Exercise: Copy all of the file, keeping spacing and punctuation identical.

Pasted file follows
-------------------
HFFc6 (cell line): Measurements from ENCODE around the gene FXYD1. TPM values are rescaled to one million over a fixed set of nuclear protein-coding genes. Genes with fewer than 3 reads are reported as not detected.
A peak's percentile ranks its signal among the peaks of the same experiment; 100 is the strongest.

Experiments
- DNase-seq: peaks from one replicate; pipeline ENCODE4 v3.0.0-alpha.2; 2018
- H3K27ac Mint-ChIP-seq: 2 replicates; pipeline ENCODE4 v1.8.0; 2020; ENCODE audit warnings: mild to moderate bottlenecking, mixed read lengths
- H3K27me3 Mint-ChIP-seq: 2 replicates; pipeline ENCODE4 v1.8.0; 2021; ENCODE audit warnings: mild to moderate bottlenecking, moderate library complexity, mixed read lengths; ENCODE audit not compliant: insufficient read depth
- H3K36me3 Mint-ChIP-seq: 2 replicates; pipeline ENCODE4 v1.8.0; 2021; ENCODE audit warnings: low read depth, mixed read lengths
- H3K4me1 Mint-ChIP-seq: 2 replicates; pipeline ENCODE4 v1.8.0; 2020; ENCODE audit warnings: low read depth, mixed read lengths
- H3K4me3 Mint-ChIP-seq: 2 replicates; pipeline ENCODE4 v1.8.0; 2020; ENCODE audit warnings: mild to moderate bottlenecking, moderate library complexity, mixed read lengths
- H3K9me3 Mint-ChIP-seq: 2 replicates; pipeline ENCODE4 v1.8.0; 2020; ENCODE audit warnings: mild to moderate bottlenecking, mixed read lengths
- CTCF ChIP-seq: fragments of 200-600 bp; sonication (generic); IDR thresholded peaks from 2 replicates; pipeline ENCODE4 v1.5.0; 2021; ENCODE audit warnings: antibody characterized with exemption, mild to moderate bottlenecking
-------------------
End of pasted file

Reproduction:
HFFc6 (cell line): Measurements from ENCODE around the gene FXYD1. TPM values are rescaled to one million over a fixed set of nuclear protein-coding genes. Genes with fewer than 3 reads are reported as not detected.
A peak's percentile ranks its signal among the peaks of the same experiment; 100 is the strongest.

Experiments
- DNase-seq: peaks from one replicate; pipeline ENCODE4 v3.0.0-alpha.2; 2018
- H3K27ac Mint-ChIP-seq: 2 replicates; pipeline ENCODE4 v1.8.0; 2020; ENCODE audit warnings: mild to moderate bottlenecking, mixed read lengths
- H3K27me3 Mint-ChIP-seq: 2 replicates; pipeline ENCODE4 v1.8.0; 2021; ENCODE audit warnings: mild to moderate bottlenecking, moderate library complexity, mixed read lengths; ENCODE audit not compliant: insufficient read depth
- H3K36me3 Mint-ChIP-seq: 2 replicates; pipeline ENCODE4 v1.8.0; 2021; ENCODE audit warnings: low read depth, mixed read lengths
- H3K4me1 Mint-ChIP-seq: 2 replicates; pipeline ENCODE4 v1.8.0; 2020; ENCODE audit warnings: low read depth, mixed read lengths
- H3K4me3 Mint-ChIP-seq: 2 replicates; pipeline ENCODE4 v1.8.0; 2020; ENCODE audit warnings: mild to moderate bottlenecking, moderate library complexity, mixed read lengths
- H3K9me3 Mint-ChIP-seq: 2 replicates; pipeline ENCODE4 v1.8.0; 2020; ENCODE audit warnings: mild to moderate bottlenecking, mixed read lengths
- CTCF ChIP-seq: fragments of 200-600 bp; sonication (generic); IDR thresholded peaks from 2 replicates; pipeline ENCODE4 v1.5.0; 2021; ENCODE audit warnings: antibody characterized with exemption, mild to moderate bottlenecking